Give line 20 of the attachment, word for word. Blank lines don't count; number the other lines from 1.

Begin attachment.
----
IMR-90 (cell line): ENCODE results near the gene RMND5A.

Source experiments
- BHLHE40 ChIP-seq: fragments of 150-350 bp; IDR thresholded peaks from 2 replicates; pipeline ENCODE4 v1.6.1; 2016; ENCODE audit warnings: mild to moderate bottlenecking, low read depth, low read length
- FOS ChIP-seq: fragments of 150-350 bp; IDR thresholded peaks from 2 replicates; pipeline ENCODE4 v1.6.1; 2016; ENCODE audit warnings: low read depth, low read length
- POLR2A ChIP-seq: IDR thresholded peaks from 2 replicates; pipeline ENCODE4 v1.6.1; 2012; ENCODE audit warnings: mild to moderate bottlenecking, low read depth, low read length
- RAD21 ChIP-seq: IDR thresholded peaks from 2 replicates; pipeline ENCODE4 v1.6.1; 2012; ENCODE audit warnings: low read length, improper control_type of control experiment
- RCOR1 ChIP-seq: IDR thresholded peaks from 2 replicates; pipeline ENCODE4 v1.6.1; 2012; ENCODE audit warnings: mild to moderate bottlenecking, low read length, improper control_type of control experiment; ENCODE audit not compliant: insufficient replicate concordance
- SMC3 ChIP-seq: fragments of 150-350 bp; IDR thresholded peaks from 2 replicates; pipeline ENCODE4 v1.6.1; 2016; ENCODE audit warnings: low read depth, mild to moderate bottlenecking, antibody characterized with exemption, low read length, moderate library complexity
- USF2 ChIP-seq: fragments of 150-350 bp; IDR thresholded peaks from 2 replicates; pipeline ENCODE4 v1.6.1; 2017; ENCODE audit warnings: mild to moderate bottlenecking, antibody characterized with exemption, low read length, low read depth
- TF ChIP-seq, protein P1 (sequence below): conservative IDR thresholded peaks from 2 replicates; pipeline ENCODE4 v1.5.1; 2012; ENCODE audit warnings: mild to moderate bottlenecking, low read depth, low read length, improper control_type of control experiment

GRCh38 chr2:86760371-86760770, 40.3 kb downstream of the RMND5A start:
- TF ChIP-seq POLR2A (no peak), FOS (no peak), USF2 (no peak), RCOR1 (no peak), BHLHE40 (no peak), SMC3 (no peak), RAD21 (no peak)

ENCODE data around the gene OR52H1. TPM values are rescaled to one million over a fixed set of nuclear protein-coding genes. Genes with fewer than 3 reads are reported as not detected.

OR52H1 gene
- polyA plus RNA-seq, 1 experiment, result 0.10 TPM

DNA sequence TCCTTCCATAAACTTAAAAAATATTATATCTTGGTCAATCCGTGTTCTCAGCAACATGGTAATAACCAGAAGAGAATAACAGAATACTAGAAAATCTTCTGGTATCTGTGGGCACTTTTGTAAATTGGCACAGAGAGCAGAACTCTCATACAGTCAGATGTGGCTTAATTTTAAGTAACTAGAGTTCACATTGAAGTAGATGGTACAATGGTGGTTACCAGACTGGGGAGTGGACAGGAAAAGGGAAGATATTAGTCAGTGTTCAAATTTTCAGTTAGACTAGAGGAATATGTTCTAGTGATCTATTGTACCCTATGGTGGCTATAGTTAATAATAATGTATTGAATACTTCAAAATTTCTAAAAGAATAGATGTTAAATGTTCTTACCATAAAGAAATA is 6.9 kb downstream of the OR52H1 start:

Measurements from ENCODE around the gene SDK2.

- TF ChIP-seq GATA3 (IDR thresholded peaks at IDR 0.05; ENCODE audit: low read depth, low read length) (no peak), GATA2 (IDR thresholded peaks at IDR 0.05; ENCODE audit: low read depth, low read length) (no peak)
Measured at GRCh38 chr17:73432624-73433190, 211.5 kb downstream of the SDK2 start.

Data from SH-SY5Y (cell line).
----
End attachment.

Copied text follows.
Data from SH-SY5Y (cell line).